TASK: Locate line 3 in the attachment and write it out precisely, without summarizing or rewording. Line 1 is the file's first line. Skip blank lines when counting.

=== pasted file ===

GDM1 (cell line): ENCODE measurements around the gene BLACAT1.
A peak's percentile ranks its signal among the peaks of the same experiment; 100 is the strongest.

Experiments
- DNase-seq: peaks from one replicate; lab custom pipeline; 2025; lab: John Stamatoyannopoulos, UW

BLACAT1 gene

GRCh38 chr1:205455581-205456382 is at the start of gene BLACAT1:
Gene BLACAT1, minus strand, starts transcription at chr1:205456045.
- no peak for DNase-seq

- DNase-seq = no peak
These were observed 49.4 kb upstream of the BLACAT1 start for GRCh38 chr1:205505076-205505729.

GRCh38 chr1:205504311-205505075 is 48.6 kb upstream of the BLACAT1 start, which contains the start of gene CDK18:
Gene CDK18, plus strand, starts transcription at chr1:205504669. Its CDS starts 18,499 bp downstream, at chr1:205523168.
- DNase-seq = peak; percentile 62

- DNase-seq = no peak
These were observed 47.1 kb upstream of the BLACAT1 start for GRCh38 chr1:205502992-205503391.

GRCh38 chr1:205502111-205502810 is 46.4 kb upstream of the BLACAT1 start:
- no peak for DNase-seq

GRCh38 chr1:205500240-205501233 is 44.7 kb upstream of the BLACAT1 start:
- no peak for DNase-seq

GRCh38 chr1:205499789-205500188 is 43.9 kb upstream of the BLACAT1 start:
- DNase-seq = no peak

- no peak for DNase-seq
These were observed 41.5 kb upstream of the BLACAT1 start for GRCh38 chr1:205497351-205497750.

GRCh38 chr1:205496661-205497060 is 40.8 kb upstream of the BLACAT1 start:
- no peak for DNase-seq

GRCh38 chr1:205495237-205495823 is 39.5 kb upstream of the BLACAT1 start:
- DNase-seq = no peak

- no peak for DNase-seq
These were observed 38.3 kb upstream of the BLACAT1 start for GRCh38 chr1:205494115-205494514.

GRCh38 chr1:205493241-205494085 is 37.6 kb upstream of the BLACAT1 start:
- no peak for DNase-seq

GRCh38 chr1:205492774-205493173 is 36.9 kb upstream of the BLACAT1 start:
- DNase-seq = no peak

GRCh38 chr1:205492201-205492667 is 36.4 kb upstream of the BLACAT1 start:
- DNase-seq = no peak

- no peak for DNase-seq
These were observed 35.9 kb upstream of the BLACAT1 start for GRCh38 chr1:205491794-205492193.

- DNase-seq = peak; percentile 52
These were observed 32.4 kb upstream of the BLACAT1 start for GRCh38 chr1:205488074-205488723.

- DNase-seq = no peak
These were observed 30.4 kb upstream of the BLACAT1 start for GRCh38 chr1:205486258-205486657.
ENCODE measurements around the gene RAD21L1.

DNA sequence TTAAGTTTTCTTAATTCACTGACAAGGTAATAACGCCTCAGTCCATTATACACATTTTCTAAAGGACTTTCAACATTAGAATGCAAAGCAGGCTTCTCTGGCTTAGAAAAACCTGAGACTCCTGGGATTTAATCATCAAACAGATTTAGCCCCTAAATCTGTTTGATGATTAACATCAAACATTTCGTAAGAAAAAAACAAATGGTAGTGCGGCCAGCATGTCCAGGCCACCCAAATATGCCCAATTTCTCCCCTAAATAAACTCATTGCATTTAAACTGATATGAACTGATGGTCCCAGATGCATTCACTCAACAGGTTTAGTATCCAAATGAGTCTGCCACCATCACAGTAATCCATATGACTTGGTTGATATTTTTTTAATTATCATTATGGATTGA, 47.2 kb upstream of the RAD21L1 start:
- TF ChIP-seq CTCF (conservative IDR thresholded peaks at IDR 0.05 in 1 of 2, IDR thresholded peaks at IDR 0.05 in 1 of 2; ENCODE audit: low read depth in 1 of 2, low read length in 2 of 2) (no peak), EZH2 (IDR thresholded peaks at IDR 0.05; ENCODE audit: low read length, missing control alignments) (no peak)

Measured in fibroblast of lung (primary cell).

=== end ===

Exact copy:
Experiments